By Rachel Schulman, MSPH, CPH, Program Analyst, Public Health Preparedness and Justin Snair, Senior Program Analyst, Critical Infrastructure and Environmental Security, NACCHO.
Local health departments can prepare for the start of hurricane season on June 1 by assessing current plans and building coalitions that may improve response. For example, Richmond, Virginia doesn’t suffer major hurricane damage every year, but hurricanes are common enough for the city to have a plan. As Hurricane Irene approached back in August 2011, the city implemented newly revised plans to support local shelter operations during the storm. With two shelters set up and staffed at opposite ends of town, local responders like Patrick Holland, Emergency Preparedness Coordinator for Richmond City Health District, felt well prepared. However, early in the evening the power went out at one of the shelters. Staff turned to the backup generator, but though it had been tested earlier that day, it failed to restore lights to the building. Patrick quickly worked with representatives from emergency management and the fire department on site to assess the situation, and together they determined that the shelter needed to be evacuated to ensure everyone’s safety. They reached out to the city’s Emergency Operations Center and leveraged their strong relationships with the Greater Richmond Transit Company to obtain a bus to safely transport shelter occupants and staff to the second shelter location.
Public health preparedness planning is critical, but as Patrick said of his experience with Hurricane Irene, “All of the graphics, layouts, detailed plans, and bells and whistles cannot be substituted for the sheer grit and emotional intelligence needed in responding to a real incident.” Plans and the responders who implement them must be flexible and adaptable, because even responses to routine events will run into unanticipated obstacles. Strong relationships between local public health and partners such as public safety, emergency management, and the media allow responders to be more nimble as they navigate the unique challenges of each disaster. Building relationships among response partners is a crucial ongoing activity that requires consistent collaboration and communication with local, state, and federal agencies and community organizations. Working with these partners before a disaster to identify roles and resources and overcome anticipated challenges will not only have better coordinated, more adaptable responses, but will also enhance the resilience of their communities.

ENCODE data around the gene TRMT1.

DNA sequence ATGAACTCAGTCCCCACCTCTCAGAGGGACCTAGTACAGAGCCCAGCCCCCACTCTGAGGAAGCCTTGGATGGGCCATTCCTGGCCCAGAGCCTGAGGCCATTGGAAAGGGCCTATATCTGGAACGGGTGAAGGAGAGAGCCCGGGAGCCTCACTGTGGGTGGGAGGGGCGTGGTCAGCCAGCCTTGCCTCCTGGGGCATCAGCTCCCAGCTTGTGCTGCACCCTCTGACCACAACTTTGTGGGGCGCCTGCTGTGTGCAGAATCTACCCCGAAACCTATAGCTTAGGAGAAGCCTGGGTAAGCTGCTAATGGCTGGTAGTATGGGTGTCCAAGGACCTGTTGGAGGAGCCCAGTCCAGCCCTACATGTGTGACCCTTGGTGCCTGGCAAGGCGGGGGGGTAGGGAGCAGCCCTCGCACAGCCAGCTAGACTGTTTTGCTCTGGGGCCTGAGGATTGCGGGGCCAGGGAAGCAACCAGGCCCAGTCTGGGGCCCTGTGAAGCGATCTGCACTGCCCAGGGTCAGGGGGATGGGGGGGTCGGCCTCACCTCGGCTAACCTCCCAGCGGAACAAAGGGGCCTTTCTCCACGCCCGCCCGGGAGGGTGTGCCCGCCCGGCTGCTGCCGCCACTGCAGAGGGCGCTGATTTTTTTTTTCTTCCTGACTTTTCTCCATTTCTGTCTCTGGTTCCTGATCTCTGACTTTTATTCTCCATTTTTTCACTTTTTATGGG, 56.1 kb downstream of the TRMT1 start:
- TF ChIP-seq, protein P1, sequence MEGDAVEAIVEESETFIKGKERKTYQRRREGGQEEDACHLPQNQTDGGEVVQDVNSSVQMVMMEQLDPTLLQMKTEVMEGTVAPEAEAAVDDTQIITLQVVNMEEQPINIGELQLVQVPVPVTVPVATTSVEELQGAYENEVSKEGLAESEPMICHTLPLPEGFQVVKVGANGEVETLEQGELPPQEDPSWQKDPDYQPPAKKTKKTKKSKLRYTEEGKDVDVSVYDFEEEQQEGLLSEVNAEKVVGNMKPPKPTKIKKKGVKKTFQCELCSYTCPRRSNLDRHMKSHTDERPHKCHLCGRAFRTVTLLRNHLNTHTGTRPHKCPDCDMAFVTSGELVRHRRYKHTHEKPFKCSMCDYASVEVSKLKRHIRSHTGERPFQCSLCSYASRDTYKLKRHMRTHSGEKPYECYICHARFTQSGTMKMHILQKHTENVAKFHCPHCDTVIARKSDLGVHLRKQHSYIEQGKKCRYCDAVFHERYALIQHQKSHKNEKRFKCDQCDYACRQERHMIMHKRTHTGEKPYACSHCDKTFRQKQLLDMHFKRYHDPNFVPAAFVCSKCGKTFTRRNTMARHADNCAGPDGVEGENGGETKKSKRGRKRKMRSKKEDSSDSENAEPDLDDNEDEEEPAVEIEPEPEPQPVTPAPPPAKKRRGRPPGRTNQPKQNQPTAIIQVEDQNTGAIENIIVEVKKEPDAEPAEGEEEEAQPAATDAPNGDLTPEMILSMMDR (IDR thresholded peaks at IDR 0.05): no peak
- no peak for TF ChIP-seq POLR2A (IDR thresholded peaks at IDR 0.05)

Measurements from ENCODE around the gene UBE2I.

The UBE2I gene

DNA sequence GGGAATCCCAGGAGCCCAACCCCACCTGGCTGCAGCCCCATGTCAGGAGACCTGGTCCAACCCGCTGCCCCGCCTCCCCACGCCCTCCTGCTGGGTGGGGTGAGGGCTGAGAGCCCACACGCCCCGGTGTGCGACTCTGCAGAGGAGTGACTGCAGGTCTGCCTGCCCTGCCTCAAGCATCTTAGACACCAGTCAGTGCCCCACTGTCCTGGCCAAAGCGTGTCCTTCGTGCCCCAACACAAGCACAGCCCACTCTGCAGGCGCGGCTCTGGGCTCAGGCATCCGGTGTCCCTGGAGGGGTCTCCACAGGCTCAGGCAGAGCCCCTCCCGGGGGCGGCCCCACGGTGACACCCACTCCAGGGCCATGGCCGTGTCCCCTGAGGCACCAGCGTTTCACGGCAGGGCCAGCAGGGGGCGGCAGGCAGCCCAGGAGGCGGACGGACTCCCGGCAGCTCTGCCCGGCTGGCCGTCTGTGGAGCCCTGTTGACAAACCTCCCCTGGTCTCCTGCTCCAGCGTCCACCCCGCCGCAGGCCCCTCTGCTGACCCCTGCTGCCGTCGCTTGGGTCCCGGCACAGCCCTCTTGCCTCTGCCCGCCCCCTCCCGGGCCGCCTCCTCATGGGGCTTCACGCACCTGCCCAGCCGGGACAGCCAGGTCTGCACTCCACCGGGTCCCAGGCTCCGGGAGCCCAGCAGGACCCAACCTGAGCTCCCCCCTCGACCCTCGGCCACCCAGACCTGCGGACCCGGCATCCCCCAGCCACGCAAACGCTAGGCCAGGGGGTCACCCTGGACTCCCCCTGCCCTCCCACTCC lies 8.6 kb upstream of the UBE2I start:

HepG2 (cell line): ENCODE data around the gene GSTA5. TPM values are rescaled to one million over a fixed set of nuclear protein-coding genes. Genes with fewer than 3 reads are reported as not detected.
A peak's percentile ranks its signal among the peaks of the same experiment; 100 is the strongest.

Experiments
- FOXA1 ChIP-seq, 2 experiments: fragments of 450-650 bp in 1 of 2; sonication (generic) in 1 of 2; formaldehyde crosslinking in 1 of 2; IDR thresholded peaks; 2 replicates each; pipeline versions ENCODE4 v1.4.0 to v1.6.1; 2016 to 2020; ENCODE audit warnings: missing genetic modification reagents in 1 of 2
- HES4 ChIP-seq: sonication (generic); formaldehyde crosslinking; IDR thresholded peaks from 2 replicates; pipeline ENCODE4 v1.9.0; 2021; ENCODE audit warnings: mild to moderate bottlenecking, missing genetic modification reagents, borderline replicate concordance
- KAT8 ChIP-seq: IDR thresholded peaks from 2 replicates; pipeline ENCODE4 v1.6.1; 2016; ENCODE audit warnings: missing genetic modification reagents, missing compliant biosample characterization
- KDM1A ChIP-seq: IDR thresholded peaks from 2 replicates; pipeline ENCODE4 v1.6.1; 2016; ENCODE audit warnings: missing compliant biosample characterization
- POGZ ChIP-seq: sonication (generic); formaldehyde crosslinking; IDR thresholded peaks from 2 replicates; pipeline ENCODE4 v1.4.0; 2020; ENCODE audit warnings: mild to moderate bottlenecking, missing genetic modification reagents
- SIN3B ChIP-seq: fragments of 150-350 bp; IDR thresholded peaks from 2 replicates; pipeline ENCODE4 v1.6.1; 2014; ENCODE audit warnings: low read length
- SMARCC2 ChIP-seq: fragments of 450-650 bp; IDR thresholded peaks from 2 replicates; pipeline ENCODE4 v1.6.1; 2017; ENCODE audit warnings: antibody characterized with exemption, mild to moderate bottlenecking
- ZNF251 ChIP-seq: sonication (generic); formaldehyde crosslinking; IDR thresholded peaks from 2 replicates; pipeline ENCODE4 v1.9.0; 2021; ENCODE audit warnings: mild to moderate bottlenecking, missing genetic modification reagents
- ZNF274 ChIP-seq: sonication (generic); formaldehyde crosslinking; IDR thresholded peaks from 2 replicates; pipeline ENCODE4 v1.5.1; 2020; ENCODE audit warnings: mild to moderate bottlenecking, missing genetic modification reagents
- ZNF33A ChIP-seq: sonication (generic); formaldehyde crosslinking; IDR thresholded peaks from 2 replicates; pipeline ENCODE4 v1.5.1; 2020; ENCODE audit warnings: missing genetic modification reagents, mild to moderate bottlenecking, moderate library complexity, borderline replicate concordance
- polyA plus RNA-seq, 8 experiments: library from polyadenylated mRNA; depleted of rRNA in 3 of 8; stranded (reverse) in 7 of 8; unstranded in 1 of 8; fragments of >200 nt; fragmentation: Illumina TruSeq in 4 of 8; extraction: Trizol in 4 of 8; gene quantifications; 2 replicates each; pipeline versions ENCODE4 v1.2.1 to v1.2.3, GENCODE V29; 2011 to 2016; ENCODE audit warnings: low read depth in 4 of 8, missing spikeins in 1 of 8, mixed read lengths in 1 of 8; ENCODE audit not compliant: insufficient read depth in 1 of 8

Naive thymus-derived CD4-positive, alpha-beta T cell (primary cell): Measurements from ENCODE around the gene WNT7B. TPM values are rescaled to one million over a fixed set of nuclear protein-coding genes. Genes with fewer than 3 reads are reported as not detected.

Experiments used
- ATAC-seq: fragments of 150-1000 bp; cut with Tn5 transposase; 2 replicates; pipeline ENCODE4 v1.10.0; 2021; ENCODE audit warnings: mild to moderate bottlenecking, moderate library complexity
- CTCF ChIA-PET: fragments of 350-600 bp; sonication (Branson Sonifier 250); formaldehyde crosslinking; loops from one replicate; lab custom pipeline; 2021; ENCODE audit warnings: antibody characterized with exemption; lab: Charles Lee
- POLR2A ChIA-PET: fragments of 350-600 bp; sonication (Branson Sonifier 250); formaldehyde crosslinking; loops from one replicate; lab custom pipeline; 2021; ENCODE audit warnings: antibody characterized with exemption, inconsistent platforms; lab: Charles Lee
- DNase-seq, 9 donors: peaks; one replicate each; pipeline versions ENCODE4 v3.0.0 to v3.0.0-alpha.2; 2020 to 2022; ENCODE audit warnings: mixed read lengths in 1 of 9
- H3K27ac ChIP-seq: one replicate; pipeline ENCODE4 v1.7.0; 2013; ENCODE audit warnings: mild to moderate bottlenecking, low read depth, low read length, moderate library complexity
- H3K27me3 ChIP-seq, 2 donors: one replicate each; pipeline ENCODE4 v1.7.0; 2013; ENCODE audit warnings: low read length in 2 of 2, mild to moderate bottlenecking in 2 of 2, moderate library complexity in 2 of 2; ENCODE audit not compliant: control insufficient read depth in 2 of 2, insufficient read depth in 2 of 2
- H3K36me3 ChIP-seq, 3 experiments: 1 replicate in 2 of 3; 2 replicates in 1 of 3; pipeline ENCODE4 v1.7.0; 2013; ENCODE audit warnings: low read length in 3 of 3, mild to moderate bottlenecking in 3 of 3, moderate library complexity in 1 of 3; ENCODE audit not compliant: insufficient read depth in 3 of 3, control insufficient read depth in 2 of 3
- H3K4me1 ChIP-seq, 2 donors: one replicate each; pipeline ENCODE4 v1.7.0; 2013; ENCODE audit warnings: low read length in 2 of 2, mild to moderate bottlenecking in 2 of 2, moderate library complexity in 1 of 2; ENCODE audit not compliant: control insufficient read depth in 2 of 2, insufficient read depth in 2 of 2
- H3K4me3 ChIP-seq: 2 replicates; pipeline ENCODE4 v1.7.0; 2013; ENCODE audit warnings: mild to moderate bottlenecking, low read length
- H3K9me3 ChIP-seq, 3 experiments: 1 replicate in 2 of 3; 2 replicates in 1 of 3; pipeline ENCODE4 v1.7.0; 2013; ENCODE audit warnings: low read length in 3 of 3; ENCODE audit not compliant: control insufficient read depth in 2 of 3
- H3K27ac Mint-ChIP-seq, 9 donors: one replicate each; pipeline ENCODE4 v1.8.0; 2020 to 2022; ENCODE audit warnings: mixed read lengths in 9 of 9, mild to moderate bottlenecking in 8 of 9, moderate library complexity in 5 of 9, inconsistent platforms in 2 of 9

The 2014 Atlantic Hurricane season begins June 1. Because of the anticipated development of El Niño, NOAA’s Climate Prediction Center has predicted a near-normal or below-normal season, meaning fewer, smaller hurricanes than an average seasons. While their forecast provides cause for optimism, local health departments must continue to hone their plans and strengthen relationships to prepare for the hurricanes that will inevitably reach our shores this year. The potential for smaller responses to fewer serious hurricanes can provide opportunities for additional planning, exercise, and quality improvement activities that will improve response and speed recovery. As climate change increases the frequency and severity of extreme weather events, these activities will only escalate in importance. Patrick’s experience in Hurricane Irene illustrates that community resiliency in the face of an emergency isn’t simply an outcome to check off a to-do list, but rather a capacity that is built upon perseverance, flexibility, adaptability, and strong relationships with those equally committed to the community’s well-being.
NACCHO encourages local health departments to review these General Hurricane Preparedness Resources now to prepare for the impending hurricane season. For new experimental mapping tools for storm surge flood threats, visit the National Hurricane Center website at http://www.nhc.noaa.gov.